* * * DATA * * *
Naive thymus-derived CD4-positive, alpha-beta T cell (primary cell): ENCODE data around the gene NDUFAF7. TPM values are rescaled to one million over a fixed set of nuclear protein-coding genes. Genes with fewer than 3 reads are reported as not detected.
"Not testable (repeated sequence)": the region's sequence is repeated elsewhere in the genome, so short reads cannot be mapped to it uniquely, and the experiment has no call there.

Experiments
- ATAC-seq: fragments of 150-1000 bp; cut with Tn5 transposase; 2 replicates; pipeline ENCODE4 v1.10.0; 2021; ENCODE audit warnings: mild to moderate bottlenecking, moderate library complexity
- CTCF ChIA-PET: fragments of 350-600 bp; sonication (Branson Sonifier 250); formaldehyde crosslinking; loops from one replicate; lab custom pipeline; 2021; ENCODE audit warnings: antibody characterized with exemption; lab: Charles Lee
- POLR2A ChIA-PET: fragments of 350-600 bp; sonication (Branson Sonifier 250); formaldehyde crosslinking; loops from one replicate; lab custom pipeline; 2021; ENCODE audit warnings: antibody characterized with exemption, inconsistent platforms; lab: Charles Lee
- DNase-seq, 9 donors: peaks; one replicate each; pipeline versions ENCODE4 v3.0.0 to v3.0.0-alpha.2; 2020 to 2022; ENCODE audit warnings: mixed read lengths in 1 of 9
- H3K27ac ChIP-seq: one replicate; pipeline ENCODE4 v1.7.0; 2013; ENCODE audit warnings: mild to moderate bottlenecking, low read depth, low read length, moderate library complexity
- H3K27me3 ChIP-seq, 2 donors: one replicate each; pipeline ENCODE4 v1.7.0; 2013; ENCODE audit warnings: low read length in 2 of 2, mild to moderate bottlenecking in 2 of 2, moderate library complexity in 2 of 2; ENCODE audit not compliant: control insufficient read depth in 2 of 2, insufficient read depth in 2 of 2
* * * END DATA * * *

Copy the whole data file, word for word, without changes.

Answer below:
Naive thymus-derived CD4-positive, alpha-beta T cell (primary cell): ENCODE data around the gene NDUFAF7. TPM values are rescaled to one million over a fixed set of nuclear protein-coding genes. Genes with fewer than 3 reads are reported as not detected.
"Not testable (repeated sequence)": the region's sequence is repeated elsewhere in the genome, so short reads cannot be mapped to it uniquely, and the experiment has no call there.

Experiments
- ATAC-seq: fragments of 150-1000 bp; cut with Tn5 transposase; 2 replicates; pipeline ENCODE4 v1.10.0; 2021; ENCODE audit warnings: mild to moderate bottlenecking, moderate library complexity
- CTCF ChIA-PET: fragments of 350-600 bp; sonication (Branson Sonifier 250); formaldehyde crosslinking; loops from one replicate; lab custom pipeline; 2021; ENCODE audit warnings: antibody characterized with exemption; lab: Charles Lee
- POLR2A ChIA-PET: fragments of 350-600 bp; sonication (Branson Sonifier 250); formaldehyde crosslinking; loops from one replicate; lab custom pipeline; 2021; ENCODE audit warnings: antibody characterized with exemption, inconsistent platforms; lab: Charles Lee
- DNase-seq, 9 donors: peaks; one replicate each; pipeline versions ENCODE4 v3.0.0 to v3.0.0-alpha.2; 2020 to 2022; ENCODE audit warnings: mixed read lengths in 1 of 9
- H3K27ac ChIP-seq: one replicate; pipeline ENCODE4 v1.7.0; 2013; ENCODE audit warnings: mild to moderate bottlenecking, low read depth, low read length, moderate library complexity
- H3K27me3 ChIP-seq, 2 donors: one replicate each; pipeline ENCODE4 v1.7.0; 2013; ENCODE audit warnings: low read length in 2 of 2, mild to moderate bottlenecking in 2 of 2, moderate library complexity in 2 of 2; ENCODE audit not compliant: control insufficient read depth in 2 of 2, insufficient read depth in 2 of 2